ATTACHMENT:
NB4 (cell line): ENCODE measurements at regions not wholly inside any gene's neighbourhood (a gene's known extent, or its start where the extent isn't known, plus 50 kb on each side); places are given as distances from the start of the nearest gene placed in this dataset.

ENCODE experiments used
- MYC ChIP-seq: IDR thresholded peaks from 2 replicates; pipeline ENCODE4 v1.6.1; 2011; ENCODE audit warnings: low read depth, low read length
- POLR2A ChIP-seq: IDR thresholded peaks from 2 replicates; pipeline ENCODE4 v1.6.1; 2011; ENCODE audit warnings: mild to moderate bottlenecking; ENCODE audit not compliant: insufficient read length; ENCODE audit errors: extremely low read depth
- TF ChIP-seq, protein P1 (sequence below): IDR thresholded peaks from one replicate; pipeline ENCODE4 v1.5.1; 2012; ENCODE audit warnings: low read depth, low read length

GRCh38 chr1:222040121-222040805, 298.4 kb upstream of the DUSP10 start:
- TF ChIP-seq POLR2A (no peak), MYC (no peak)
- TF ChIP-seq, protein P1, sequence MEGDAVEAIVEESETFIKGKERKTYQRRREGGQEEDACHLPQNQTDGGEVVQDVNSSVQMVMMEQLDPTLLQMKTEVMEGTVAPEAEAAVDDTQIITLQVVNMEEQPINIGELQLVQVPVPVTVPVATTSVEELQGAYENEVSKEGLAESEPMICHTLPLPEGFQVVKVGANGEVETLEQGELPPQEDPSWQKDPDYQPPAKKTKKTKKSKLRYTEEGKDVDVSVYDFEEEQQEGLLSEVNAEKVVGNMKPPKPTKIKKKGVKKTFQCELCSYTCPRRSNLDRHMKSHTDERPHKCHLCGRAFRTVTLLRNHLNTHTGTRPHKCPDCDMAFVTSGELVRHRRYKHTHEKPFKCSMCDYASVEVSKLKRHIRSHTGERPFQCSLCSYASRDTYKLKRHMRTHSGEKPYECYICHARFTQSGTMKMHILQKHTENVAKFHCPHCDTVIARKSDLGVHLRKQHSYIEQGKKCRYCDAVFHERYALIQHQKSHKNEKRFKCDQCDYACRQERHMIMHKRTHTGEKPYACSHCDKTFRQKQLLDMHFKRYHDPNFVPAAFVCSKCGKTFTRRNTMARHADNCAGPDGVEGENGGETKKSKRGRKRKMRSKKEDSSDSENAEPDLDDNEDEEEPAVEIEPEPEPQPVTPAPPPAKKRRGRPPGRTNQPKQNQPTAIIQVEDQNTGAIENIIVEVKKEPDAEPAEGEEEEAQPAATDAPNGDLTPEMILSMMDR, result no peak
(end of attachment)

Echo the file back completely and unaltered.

NB4 (cell line): ENCODE measurements at regions not wholly inside any gene's neighbourhood (a gene's known extent, or its start where the extent isn't known, plus 50 kb on each side); places are given as distances from the start of the nearest gene placed in this dataset.

ENCODE experiments used
- MYC ChIP-seq: IDR thresholded peaks from 2 replicates; pipeline ENCODE4 v1.6.1; 2011; ENCODE audit warnings: low read depth, low read length
- POLR2A ChIP-seq: IDR thresholded peaks from 2 replicates; pipeline ENCODE4 v1.6.1; 2011; ENCODE audit warnings: mild to moderate bottlenecking; ENCODE audit not compliant: insufficient read length; ENCODE audit errors: extremely low read depth
- TF ChIP-seq, protein P1 (sequence below): IDR thresholded peaks from one replicate; pipeline ENCODE4 v1.5.1; 2012; ENCODE audit warnings: low read depth, low read length

GRCh38 chr1:222040121-222040805, 298.4 kb upstream of the DUSP10 start:
- TF ChIP-seq POLR2A (no peak), MYC (no peak)
- TF ChIP-seq, protein P1, sequence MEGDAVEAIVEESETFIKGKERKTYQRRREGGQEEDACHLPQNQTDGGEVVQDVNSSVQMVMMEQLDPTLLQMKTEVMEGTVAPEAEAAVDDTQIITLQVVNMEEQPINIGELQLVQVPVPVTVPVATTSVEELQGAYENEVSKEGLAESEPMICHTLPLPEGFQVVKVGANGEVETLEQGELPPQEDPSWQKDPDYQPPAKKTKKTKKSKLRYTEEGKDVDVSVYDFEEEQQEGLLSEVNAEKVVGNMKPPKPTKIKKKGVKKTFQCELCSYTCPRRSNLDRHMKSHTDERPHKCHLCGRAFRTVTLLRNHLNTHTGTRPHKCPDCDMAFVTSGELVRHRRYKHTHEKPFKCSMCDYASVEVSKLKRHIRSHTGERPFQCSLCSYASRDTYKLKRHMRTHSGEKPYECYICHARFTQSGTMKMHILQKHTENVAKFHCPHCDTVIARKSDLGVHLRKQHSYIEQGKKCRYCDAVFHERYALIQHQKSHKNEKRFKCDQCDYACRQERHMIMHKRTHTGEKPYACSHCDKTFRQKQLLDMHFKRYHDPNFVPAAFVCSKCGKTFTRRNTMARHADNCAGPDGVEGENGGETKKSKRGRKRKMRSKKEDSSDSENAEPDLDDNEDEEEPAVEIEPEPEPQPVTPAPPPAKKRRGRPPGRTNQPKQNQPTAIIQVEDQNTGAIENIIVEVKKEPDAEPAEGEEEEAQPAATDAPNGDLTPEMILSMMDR, result no peak